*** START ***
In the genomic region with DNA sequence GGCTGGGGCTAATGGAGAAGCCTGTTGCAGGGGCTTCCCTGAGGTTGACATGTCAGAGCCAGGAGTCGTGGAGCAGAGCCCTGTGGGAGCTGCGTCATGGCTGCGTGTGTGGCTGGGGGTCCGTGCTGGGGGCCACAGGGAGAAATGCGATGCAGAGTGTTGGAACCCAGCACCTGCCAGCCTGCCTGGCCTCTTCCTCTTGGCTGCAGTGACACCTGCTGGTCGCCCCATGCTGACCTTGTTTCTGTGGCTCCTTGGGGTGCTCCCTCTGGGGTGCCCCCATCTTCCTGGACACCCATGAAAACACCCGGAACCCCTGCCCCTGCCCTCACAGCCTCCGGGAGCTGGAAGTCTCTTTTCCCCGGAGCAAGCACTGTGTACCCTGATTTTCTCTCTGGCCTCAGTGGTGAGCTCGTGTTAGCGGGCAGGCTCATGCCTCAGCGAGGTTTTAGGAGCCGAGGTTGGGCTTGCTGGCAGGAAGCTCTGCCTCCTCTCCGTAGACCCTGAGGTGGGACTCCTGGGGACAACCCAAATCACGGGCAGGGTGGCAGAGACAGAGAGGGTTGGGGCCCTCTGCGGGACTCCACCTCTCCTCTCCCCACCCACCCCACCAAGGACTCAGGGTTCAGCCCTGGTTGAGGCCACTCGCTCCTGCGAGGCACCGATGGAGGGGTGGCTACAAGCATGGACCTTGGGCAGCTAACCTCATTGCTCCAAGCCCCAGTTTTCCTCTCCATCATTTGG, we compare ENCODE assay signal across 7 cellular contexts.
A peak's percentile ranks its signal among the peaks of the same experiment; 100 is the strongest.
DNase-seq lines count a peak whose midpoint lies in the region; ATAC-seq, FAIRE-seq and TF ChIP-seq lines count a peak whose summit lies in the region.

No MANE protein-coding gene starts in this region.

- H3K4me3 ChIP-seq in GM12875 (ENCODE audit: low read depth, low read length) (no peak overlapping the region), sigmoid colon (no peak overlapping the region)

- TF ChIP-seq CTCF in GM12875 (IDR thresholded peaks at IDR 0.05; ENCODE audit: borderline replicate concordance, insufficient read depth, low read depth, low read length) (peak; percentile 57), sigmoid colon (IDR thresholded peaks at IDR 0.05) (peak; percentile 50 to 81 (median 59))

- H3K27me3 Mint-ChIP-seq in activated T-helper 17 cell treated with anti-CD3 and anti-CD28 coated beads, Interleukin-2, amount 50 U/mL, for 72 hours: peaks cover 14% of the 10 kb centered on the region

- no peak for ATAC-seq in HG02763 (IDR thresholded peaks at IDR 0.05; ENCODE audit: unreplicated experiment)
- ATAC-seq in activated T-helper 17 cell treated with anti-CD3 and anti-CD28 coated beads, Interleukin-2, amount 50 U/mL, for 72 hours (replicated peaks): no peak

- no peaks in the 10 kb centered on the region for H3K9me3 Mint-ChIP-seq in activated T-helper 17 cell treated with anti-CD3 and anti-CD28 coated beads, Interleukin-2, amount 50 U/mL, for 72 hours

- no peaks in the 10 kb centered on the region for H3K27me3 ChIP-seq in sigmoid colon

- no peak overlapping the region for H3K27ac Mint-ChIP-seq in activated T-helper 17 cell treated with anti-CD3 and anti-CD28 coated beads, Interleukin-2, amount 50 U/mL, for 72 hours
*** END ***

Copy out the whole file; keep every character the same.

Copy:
In the genomic region with DNA sequence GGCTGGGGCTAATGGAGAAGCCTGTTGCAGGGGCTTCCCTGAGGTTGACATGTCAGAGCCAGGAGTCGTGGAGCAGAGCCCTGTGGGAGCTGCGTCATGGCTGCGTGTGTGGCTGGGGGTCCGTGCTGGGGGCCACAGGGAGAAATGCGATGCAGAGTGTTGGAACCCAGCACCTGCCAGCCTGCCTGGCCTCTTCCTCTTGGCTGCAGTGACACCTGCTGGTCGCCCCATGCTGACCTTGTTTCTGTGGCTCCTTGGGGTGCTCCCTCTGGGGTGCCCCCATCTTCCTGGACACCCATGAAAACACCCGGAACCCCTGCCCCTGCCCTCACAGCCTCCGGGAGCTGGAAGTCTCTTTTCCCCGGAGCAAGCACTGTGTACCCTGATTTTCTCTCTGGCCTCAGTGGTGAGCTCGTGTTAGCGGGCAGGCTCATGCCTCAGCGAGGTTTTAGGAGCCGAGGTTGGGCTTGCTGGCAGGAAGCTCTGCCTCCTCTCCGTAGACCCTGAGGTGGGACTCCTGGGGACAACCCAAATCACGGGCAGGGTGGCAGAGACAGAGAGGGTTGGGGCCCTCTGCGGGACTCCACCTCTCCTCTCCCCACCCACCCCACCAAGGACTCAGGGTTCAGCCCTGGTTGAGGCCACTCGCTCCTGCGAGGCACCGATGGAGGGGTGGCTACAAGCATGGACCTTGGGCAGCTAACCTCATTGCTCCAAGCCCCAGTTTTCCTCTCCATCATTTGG, we compare ENCODE assay signal across 7 cellular contexts.
A peak's percentile ranks its signal among the peaks of the same experiment; 100 is the strongest.
DNase-seq lines count a peak whose midpoint lies in the region; ATAC-seq, FAIRE-seq and TF ChIP-seq lines count a peak whose summit lies in the region.

No MANE protein-coding gene starts in this region.

- H3K4me3 ChIP-seq in GM12875 (ENCODE audit: low read depth, low read length) (no peak overlapping the region), sigmoid colon (no peak overlapping the region)

- TF ChIP-seq CTCF in GM12875 (IDR thresholded peaks at IDR 0.05; ENCODE audit: borderline replicate concordance, insufficient read depth, low read depth, low read length) (peak; percentile 57), sigmoid colon (IDR thresholded peaks at IDR 0.05) (peak; percentile 50 to 81 (median 59))

- H3K27me3 Mint-ChIP-seq in activated T-helper 17 cell treated with anti-CD3 and anti-CD28 coated beads, Interleukin-2, amount 50 U/mL, for 72 hours: peaks cover 14% of the 10 kb centered on the region

- no peak for ATAC-seq in HG02763 (IDR thresholded peaks at IDR 0.05; ENCODE audit: unreplicated experiment)
- ATAC-seq in activated T-helper 17 cell treated with anti-CD3 and anti-CD28 coated beads, Interleukin-2, amount 50 U/mL, for 72 hours (replicated peaks): no peak

- no peaks in the 10 kb centered on the region for H3K9me3 Mint-ChIP-seq in activated T-helper 17 cell treated with anti-CD3 and anti-CD28 coated beads, Interleukin-2, amount 50 U/mL, for 72 hours

- no peaks in the 10 kb centered on the region for H3K27me3 ChIP-seq in sigmoid colon

- no peak overlapping the region for H3K27ac Mint-ChIP-seq in activated T-helper 17 cell treated with anti-CD3 and anti-CD28 coated beads, Interleukin-2, amount 50 U/mL, for 72 hours